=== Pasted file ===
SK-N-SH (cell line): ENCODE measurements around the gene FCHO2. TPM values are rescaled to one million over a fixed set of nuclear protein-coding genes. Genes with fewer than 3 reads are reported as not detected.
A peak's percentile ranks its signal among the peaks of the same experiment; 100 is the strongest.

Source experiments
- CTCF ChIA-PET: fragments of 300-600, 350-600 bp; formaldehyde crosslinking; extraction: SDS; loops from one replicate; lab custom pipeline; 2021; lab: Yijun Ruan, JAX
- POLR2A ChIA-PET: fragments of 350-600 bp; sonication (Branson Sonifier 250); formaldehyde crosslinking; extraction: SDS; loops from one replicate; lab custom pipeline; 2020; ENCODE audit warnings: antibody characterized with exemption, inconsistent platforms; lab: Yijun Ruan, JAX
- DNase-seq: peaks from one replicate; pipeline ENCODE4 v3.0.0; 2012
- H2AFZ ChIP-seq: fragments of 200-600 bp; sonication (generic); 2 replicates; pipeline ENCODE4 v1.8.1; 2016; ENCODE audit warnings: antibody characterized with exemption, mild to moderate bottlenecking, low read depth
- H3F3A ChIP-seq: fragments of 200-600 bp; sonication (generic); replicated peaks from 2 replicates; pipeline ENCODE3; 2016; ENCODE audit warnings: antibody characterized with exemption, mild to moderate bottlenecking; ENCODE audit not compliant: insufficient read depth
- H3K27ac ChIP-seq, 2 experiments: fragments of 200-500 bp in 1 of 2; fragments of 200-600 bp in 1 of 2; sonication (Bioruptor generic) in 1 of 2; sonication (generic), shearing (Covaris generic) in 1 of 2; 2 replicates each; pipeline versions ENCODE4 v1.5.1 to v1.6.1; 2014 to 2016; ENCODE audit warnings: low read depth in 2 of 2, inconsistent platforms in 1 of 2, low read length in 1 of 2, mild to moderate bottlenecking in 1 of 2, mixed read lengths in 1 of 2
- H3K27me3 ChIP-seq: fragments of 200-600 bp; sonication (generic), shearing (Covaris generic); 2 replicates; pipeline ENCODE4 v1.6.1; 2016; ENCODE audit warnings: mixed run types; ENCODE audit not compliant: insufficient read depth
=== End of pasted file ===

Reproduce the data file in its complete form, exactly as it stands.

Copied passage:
SK-N-SH (cell line): ENCODE measurements around the gene FCHO2. TPM values are rescaled to one million over a fixed set of nuclear protein-coding genes. Genes with fewer than 3 reads are reported as not detected.
A peak's percentile ranks its signal among the peaks of the same experiment; 100 is the strongest.

Source experiments
- CTCF ChIA-PET: fragments of 300-600, 350-600 bp; formaldehyde crosslinking; extraction: SDS; loops from one replicate; lab custom pipeline; 2021; lab: Yijun Ruan, JAX
- POLR2A ChIA-PET: fragments of 350-600 bp; sonication (Branson Sonifier 250); formaldehyde crosslinking; extraction: SDS; loops from one replicate; lab custom pipeline; 2020; ENCODE audit warnings: antibody characterized with exemption, inconsistent platforms; lab: Yijun Ruan, JAX
- DNase-seq: peaks from one replicate; pipeline ENCODE4 v3.0.0; 2012
- H2AFZ ChIP-seq: fragments of 200-600 bp; sonication (generic); 2 replicates; pipeline ENCODE4 v1.8.1; 2016; ENCODE audit warnings: antibody characterized with exemption, mild to moderate bottlenecking, low read depth
- H3F3A ChIP-seq: fragments of 200-600 bp; sonication (generic); replicated peaks from 2 replicates; pipeline ENCODE3; 2016; ENCODE audit warnings: antibody characterized with exemption, mild to moderate bottlenecking; ENCODE audit not compliant: insufficient read depth
- H3K27ac ChIP-seq, 2 experiments: fragments of 200-500 bp in 1 of 2; fragments of 200-600 bp in 1 of 2; sonication (Bioruptor generic) in 1 of 2; sonication (generic), shearing (Covaris generic) in 1 of 2; 2 replicates each; pipeline versions ENCODE4 v1.5.1 to v1.6.1; 2014 to 2016; ENCODE audit warnings: low read depth in 2 of 2, inconsistent platforms in 1 of 2, low read length in 1 of 2, mild to moderate bottlenecking in 1 of 2, mixed read lengths in 1 of 2
- H3K27me3 ChIP-seq: fragments of 200-600 bp; sonication (generic), shearing (Covaris generic); 2 replicates; pipeline ENCODE4 v1.6.1; 2016; ENCODE audit warnings: mixed run types; ENCODE audit not compliant: insufficient read depth